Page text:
The topic of social media continues to drive momentum from its origins as a mechanism for connecting people, to sharing ideas, thoughts, insights and most recently a business tool to explore the world of customers and consumers. While for some, it provides an additional mechanism to advertise and promote their products and services, albeit for others it is the best way to communicate and remain connected.
As most of you will be aware Facebook now has more than 600 million users, more than 200 million accessing from a mobile device. Twitter supports more than 100 million tweets per day, Youtube reaches more than 2 billion viewers each day, with the most popular Youtube video achieving more than 505 million views. Linkedin has more than 90 million active users around the world, more than half outside the US.
The most prolific users of social media are:
- United States
In summary, every minute is being cosumed by a plethora of activity focused on the offering of Social media (Sources of information: Facebook, Twitter, Linkedin, Youtube, Nielson, Mashable, Australian Bureau of Statistics, Box Hill Institute).
What is the relevance of social media to organisational leadership?
In a recent Australian Financial Review (AFR), Peter Roberts wrote an article indicating that most CEO’s are using social media at 10% of its capacity, and according to KPMG 42% of Australian enterprises were embracing social media communities. However, what I found most perplexing from this article was the level of perceived risk most leaders associate with their use of social media. “Most CEOs are holding back from actively engaging in social media because of losing control of the message they deliver” Is this not a lack of education relating to social media and how to generate the most momentum from your message? Like everything else in business, knowledge management is a key success factor.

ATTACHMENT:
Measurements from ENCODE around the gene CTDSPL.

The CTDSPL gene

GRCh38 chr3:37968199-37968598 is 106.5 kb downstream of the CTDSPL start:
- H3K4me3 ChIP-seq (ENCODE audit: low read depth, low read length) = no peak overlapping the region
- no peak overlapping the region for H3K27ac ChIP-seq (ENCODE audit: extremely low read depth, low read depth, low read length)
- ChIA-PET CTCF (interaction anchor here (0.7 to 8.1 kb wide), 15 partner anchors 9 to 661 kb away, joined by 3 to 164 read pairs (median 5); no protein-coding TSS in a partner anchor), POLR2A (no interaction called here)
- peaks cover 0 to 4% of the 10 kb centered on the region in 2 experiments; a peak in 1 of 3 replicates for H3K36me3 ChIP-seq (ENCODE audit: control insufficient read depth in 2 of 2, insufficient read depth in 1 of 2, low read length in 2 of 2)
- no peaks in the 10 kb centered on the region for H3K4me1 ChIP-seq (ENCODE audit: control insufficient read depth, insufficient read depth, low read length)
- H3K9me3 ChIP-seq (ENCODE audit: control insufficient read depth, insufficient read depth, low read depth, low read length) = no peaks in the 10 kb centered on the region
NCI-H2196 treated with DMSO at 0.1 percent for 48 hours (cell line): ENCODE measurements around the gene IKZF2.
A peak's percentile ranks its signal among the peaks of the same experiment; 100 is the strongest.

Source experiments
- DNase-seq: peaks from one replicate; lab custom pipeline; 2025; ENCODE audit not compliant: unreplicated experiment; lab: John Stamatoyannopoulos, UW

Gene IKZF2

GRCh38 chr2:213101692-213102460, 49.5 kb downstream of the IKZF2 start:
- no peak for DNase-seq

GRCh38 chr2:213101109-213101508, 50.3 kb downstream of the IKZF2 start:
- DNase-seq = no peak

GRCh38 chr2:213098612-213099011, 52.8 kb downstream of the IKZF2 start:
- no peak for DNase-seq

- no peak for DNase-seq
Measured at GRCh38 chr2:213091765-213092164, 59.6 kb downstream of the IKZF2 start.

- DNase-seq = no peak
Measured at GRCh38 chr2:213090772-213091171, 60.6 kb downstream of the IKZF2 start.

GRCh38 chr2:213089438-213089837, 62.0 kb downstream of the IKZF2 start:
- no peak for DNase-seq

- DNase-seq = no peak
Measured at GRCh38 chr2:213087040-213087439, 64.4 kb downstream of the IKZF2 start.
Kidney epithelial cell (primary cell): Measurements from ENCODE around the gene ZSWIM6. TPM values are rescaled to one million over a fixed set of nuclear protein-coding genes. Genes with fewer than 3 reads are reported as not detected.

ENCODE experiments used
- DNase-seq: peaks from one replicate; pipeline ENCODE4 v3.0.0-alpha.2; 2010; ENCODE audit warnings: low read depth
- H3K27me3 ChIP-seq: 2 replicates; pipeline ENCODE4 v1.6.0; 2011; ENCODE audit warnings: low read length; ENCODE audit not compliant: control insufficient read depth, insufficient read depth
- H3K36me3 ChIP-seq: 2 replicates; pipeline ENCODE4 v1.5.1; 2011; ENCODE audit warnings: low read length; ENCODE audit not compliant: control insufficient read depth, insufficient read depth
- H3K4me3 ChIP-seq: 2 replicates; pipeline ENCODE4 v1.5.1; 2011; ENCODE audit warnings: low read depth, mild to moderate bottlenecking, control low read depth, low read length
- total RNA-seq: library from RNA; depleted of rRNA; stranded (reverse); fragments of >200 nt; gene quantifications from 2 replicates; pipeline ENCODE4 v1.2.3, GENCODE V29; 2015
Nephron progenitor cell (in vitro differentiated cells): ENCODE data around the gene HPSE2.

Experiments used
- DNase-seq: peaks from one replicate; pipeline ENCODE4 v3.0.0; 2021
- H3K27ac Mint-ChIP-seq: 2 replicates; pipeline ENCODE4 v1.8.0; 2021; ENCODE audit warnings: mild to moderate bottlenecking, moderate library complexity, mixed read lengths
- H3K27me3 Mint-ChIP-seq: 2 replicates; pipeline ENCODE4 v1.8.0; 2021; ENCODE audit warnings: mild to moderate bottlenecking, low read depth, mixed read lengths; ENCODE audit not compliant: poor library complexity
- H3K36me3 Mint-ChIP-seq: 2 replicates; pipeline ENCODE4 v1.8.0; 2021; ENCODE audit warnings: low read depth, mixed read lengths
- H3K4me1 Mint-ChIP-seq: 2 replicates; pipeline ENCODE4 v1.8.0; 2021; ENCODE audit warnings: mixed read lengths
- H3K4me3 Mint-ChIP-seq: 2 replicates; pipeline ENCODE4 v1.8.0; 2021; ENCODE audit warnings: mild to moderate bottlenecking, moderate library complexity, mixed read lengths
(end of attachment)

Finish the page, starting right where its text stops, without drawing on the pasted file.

Barrick Obama, Richard Branson, Kevin Rudd, Jack Welch, Tom Peters, plus a multitude of high profile individuals and organisations are all heavy users of Twitter and other forms of social media. So the risk mitigation article doesn’t really stand. Unless, there is a lack of self confidence, or perhaps a reticence to be open and honest with potential or current customers. In effect, an unwillingness to “listen” to the views and ideas of others.
So what are the plus elements of social media? From my own personal experience it is another form of Word-of-Mouth (WOM) communication providing awareness, while at the same time enabling effective feedback loops to be established. There has, and will continue to be debate, with regards to R.O.I. associated will social media. Perhaps this is the wrong debate and the metrics should be more aligned to the social elements of social media and its implications on the users. This is not about advertising per se, it is about social communication and resulting interaction, plus the potential impact it has on you, your company and your customers. The real advertising relates to the social buzz along with the associated implications, good and bad. If you and your business allow social media and social consciousness to merge, then trust and respect for your brand has the opportunity to flourish. The implications will come from the learning and input of others, ultimately providing innovative insights that can propel consistent improvement and break through thinking.
Why? Because it is about the sum of the collective intelligence of the social buzz generated by those who have interest and care.
In summary, it comes back to how you think, the courage you possess, and the level of innovative capacity you wish to attract from your social network.
We look forward to your comments and feedback. If you would like to explore and discuss this article in more detail, please contact us at Mind Fusion today. Our role is to assist your business deliver profitable solutions in support of your every day business challenges.